Douglas Moeller, MD
Nobody disputes the need for careful, judicious diagnostic testing. But as the number of individual gene tests continues to grow, clinicians are struggling to keep up. On the one hand, using diagnostic markers like KRAS in colon cancer or hormone receptor status in breast cancer to select the most appropriate chemotherapy regimen is essential. It’s the standard of care. On the other hand, the role of many other gene markers is still not fully defined.
One way to keep up with the “what’s what” in molecular diagnostics is to maintain a framework for classifying the tests that a practice uses regularly. Here’s an example of such a framework.
Screening: An ideal screening test is simple to do, sensitive (low false negative rate), specific (low false positive rate), and inexpensive. The goal is to test 100 percent of a targeted population for affected members. The principles of screening are straightforward; putting it into practice, less so. For example, the debates for or against PSA testing for prostate cancer and mammography modalities for breast cancer have not convincingly been resolved.
Diagnostic: An analyte that clearly distinguishes a favorable characteristic for treatment group #1 with a not-so-favorable response that moves a patient into treatment group #2 becomes important when the cost and/or toxicity of treatment group #1 is significant. The emergence of KRAS for colon cancer, and the continuing debate surrounding it, highlight this category.
Predictive Risk: BRCA testing to confirm high-risk status for women with strong family history of breast cancer highlights the challenge of a focused screening test that is moderately expensive, and challenging to apply to the entire population. By narrowing the tested cohort to high-risk individuals without sufficient family history may be missed (orphans, only children in small families).
Prognostic Risk: Similar to predictive risk in a screening population, this category is distinguished by starting with a known problem and attempting to further characterize markers for response. OncotypeDX for breast cancer is probably the best example of a test that uses multiple markers to assess the response to treatment. Twenty-one genes are assayed and ranked via statistical algorithms to create a recurrence score between zero and 100. Higher numbers suggest the need for more aggressive treatment.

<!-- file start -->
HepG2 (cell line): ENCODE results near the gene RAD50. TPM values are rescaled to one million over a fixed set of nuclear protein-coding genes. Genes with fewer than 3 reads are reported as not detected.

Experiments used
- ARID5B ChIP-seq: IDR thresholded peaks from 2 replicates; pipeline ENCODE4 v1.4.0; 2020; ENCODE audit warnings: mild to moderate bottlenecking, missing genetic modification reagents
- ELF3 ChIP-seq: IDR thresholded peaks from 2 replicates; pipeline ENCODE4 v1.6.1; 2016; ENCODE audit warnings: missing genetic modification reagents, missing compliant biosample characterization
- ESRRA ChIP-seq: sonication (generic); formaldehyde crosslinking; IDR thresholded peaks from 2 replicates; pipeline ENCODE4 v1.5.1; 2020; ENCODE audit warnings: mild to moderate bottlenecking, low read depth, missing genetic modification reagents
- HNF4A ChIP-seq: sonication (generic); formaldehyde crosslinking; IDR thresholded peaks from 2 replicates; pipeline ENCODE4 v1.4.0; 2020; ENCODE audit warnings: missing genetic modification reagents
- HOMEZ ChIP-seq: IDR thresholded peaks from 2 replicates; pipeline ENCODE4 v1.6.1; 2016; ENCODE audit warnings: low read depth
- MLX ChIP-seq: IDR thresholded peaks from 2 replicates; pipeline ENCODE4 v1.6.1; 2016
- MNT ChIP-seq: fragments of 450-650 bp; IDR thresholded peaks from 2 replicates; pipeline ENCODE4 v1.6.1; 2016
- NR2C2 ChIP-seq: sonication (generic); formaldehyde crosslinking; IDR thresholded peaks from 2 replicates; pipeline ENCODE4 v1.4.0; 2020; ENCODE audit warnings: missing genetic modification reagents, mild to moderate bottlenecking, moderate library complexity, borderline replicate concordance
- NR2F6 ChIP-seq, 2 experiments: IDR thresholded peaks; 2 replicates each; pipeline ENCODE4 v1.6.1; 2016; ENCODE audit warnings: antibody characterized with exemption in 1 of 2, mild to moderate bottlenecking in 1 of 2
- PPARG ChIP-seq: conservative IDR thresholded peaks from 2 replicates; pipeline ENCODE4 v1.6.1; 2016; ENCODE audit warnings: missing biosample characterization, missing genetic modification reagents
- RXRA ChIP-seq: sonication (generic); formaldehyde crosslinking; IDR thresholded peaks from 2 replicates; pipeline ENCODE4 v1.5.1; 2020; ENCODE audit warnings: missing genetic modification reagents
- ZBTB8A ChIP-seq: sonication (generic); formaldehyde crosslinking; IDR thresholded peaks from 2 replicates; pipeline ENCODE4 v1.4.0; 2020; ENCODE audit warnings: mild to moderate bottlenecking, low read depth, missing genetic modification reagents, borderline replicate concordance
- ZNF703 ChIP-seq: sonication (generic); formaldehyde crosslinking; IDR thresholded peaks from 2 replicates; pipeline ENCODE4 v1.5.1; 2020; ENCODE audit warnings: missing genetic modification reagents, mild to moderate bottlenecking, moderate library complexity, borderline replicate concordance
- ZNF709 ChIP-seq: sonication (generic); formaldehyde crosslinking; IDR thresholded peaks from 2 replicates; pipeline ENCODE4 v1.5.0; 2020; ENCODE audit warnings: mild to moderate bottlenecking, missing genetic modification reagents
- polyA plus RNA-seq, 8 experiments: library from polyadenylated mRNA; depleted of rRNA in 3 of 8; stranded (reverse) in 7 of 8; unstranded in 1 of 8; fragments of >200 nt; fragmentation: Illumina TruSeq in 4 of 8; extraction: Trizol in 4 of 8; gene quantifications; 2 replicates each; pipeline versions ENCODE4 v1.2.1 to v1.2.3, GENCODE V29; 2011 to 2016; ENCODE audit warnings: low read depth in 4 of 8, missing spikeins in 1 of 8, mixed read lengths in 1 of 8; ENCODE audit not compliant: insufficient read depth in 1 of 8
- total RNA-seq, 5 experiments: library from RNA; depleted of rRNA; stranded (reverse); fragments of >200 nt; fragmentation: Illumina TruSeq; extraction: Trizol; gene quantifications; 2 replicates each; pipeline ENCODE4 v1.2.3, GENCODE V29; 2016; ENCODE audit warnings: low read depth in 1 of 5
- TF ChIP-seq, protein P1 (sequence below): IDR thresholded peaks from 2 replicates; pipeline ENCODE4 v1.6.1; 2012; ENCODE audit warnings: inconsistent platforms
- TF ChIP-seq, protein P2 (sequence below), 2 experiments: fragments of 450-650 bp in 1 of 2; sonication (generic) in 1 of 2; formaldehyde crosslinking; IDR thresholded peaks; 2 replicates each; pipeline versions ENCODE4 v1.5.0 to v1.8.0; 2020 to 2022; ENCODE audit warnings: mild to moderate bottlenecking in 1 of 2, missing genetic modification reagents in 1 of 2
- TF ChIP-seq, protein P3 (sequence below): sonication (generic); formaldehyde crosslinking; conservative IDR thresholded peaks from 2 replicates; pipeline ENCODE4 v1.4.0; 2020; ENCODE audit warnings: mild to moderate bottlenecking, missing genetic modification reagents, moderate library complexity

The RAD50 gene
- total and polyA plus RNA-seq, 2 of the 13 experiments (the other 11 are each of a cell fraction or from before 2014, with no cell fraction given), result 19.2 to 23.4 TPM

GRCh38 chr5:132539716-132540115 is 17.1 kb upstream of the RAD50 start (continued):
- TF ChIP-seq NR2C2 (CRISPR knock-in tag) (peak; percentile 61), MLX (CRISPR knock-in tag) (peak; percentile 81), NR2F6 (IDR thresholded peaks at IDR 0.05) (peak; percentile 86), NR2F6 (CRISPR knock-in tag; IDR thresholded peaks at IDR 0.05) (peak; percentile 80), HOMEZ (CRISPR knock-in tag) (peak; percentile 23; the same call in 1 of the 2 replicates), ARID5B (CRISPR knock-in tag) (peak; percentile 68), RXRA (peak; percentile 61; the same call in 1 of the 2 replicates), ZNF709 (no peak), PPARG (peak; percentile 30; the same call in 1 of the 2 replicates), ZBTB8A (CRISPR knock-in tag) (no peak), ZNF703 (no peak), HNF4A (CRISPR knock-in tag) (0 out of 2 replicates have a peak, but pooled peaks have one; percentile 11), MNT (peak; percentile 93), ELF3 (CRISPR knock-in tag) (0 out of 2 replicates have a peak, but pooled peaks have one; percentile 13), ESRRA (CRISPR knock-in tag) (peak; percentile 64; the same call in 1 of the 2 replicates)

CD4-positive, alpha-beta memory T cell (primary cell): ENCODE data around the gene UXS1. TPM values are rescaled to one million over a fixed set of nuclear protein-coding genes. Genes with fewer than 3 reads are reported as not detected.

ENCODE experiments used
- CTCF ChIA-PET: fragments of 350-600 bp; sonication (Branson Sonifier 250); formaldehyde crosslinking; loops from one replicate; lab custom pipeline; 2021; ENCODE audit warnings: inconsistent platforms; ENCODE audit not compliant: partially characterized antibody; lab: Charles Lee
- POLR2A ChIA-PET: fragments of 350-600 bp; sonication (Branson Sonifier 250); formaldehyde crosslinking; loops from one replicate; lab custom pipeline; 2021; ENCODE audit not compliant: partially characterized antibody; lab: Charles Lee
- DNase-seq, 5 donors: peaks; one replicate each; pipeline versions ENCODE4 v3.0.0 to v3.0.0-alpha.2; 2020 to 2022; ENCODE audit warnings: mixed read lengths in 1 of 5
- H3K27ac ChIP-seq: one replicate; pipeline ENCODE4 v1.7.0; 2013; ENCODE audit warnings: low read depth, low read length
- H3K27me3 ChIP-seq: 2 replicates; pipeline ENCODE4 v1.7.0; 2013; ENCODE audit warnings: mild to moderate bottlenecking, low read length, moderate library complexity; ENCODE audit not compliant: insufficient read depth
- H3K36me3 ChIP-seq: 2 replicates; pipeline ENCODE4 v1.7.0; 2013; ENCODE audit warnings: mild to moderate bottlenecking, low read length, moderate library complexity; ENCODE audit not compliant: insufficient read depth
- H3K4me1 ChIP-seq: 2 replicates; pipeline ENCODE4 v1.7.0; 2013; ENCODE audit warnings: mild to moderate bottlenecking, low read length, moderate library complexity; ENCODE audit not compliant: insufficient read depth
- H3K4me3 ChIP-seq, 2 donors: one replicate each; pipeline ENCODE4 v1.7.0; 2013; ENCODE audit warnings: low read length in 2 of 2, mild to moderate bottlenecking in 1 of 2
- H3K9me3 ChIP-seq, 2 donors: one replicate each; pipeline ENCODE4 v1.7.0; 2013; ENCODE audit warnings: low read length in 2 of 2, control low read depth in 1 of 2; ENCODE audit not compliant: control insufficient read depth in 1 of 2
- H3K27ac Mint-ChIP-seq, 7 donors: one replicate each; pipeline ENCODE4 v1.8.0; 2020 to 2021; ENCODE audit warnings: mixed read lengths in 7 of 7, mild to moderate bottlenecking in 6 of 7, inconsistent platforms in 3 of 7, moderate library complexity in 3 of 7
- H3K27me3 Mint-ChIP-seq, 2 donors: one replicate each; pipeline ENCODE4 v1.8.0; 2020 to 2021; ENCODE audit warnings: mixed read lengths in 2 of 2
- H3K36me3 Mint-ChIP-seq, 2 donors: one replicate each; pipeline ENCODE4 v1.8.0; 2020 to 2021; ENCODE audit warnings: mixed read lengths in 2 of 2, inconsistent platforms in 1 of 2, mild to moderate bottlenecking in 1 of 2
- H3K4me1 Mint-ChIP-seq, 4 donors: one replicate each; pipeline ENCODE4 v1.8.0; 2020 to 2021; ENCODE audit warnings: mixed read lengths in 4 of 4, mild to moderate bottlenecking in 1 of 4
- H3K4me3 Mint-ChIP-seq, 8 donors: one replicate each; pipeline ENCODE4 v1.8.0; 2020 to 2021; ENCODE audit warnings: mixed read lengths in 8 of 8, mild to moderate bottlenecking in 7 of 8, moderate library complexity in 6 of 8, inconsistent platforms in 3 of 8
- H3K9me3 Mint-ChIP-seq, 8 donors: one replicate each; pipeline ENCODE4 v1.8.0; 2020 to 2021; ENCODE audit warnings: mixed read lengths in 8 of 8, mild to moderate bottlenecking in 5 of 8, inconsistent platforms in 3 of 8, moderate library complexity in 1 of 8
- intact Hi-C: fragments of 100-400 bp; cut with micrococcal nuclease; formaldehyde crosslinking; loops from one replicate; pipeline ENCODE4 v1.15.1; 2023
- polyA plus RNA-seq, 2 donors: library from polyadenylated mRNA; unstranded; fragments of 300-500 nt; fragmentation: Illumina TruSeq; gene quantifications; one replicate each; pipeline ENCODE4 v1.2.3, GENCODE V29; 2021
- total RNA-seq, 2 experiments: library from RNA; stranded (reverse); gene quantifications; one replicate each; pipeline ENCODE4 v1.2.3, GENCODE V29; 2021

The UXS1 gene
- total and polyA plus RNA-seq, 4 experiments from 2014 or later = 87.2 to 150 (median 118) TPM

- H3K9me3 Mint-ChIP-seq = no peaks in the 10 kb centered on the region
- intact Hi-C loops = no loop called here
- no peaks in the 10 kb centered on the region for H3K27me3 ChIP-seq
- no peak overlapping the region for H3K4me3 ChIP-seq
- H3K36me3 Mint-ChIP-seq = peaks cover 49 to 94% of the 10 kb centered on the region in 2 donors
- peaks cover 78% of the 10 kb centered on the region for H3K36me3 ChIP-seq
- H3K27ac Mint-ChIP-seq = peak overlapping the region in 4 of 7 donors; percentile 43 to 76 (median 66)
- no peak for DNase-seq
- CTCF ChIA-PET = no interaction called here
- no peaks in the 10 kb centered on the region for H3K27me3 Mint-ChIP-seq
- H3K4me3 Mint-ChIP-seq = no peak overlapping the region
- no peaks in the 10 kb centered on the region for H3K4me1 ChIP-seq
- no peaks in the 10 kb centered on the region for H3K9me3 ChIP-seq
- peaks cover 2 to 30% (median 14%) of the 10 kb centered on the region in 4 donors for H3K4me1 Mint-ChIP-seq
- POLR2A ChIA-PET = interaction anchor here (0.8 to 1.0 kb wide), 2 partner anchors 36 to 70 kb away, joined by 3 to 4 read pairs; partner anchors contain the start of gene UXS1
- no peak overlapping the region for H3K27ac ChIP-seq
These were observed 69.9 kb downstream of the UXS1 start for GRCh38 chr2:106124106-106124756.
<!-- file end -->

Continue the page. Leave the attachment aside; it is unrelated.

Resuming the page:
Companion Diagnostics: Metabolic markers have emerged in recent years as critical variables to assess in advance of the actual treatment process. Genetic variation in the cytochrome p450 pathways can determine faster or slower drug clearance rates, leading to dosage or treatment interval adjustments in individuals. Although this is the heart of personalized medicine, the term precision medicine is frequently being used in this setting.
Panel Testing: There are several types of testing that assess multiple markers in the same test. Two major subcategories must be distinguished. The first is Multi-Analyte Algorithm Assays (MAAA, CPT Manual, Appendix O), a term chosen by the AMA/CPT Editorial Panel to replace In Vitro Diagnostic Multivariate Index Assay (IVDMIA).
Oncotype DX testing, mentioned above, can also be classified in this category. Oncotype DX Breast, for example, assays 21 specific genes and, via statistical profiling, assigns a composite risk score based on phenotype outcomes in a reference population. Steadily increasing clinical familiarity with this approach is affirming the usefulness of this prognostic approach, but individual outcomes will still vary from predicted outcomes.
The second category, multiple analyte testing (against dozens, hundreds, and even thousands of genes) is now available as Next Generation Sequencing (NGS) platforms automate the laboratory component that examines exomes (eg, 21,000 human protein genes) and full genomes. Interpreting the results of new mutations and unexpected, untargeted variations in adjacent genes remains a significant challenge for clinicians moving forward in this field.
The pace of change and innovation in molecular diagnostics testing won’t be slowing anytime soon. The pressure is on providers to make the best clinical decisions in a rapidly changing environment where few tests have sufficient clinical evidence to determine their clinical utility, and where many are lab-developed tests (LDTs) here, protocols and processes can differ significantly. Job one: Classify the tests your practice uses regularly, and keep that framework well maintained.